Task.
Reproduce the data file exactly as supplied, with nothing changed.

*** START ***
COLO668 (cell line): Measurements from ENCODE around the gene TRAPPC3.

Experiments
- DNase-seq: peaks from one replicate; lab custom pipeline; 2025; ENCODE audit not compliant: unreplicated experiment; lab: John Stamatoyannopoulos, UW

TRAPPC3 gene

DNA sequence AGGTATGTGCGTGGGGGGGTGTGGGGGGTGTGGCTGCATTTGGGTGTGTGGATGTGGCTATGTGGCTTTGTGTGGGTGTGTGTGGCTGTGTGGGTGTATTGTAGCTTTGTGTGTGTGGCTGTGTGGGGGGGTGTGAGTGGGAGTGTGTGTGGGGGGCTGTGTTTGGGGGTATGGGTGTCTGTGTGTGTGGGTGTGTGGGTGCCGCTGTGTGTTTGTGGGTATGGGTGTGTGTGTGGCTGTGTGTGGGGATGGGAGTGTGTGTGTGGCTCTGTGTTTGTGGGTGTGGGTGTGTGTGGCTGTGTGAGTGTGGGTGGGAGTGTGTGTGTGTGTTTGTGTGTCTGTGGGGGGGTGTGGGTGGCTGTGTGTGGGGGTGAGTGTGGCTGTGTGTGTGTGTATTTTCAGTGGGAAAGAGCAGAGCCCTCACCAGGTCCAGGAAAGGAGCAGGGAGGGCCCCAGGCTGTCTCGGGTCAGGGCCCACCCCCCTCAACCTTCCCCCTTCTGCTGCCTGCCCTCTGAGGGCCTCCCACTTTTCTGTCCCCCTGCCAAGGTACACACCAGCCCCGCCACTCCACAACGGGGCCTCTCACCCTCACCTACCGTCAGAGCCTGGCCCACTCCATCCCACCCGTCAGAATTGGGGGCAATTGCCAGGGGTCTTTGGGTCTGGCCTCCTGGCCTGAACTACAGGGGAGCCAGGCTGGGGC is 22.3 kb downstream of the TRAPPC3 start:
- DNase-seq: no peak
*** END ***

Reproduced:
COLO668 (cell line): Measurements from ENCODE around the gene TRAPPC3.

Experiments
- DNase-seq: peaks from one replicate; lab custom pipeline; 2025; ENCODE audit not compliant: unreplicated experiment; lab: John Stamatoyannopoulos, UW

TRAPPC3 gene

DNA sequence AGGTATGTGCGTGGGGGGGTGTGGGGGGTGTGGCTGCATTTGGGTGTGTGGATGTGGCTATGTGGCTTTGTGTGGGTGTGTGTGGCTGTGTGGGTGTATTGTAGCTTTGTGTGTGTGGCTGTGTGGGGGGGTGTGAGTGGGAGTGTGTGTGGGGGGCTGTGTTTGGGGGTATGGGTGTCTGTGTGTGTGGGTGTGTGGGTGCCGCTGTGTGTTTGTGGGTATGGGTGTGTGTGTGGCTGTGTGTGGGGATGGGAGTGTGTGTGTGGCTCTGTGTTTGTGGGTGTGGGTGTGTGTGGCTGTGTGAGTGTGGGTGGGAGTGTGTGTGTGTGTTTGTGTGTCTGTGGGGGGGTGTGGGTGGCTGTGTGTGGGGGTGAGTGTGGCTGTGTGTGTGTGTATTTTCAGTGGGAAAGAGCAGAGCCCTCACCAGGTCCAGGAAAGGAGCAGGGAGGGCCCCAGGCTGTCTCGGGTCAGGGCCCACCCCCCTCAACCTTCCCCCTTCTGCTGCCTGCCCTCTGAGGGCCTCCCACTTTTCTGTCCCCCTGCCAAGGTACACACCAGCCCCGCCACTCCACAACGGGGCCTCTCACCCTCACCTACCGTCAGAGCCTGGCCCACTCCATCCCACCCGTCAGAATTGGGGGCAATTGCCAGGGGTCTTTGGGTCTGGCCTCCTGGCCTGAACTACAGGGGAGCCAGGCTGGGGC is 22.3 kb downstream of the TRAPPC3 start:
- DNase-seq: no peak